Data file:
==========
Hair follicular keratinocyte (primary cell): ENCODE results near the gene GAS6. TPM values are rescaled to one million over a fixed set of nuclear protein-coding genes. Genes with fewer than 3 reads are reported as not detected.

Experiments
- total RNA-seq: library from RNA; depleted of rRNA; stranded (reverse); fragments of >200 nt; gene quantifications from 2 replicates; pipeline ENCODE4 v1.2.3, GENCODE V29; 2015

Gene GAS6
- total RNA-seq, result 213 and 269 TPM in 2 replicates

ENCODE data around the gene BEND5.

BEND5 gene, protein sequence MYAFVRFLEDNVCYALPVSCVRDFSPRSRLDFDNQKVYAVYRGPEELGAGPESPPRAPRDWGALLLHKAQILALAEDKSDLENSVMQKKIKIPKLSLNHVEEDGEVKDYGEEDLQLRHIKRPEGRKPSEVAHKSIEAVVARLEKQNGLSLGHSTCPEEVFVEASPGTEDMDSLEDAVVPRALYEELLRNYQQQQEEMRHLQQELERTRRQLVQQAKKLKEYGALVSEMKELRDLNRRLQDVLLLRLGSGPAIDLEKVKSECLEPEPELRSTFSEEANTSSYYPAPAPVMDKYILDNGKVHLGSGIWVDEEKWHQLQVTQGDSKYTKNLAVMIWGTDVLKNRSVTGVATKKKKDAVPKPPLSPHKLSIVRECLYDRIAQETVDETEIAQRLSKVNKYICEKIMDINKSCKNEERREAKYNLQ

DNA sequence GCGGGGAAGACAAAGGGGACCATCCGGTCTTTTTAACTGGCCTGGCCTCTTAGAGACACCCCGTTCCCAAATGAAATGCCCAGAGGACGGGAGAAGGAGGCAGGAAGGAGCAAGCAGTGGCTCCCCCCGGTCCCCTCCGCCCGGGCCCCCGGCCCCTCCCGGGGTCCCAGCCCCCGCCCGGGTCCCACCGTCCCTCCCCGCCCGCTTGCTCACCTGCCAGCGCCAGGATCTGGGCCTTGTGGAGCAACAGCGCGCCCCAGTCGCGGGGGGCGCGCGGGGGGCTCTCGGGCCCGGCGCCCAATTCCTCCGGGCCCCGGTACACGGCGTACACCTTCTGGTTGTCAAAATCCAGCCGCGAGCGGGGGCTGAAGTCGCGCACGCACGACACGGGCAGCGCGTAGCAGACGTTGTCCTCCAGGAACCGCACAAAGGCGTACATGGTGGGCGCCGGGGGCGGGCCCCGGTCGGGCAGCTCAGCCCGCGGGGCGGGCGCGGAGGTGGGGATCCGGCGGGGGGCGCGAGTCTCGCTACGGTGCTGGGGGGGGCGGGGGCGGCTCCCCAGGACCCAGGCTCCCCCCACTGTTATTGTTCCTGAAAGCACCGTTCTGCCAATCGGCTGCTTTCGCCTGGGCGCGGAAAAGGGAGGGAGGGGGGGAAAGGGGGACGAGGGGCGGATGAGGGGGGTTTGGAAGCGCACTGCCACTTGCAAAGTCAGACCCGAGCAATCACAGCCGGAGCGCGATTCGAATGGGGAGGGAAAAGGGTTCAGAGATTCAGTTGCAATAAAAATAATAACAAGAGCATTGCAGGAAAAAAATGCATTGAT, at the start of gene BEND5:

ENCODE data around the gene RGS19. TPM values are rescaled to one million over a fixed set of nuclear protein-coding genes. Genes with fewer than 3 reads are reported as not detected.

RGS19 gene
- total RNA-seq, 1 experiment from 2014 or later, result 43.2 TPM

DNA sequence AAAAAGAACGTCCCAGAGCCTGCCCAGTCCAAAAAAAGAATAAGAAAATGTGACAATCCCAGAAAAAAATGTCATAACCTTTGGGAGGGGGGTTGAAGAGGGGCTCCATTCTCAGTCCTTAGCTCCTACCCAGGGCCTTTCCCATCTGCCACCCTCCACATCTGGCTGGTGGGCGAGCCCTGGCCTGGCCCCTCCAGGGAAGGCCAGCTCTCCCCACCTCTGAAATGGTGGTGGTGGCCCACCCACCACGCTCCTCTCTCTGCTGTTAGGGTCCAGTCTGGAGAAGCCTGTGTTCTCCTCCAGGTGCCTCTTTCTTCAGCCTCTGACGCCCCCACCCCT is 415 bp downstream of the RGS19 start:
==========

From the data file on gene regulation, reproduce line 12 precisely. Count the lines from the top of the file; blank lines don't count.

DNA sequence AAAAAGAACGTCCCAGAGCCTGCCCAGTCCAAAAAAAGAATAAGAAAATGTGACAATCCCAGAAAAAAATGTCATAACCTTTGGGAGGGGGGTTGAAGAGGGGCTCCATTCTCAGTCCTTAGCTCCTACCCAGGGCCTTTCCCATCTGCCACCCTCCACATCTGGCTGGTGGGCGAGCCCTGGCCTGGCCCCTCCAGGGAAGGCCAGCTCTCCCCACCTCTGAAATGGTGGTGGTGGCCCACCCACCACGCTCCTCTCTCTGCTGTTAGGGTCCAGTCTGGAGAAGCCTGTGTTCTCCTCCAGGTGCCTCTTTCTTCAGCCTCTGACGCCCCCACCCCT is 415 bp downstream of the RGS19 start: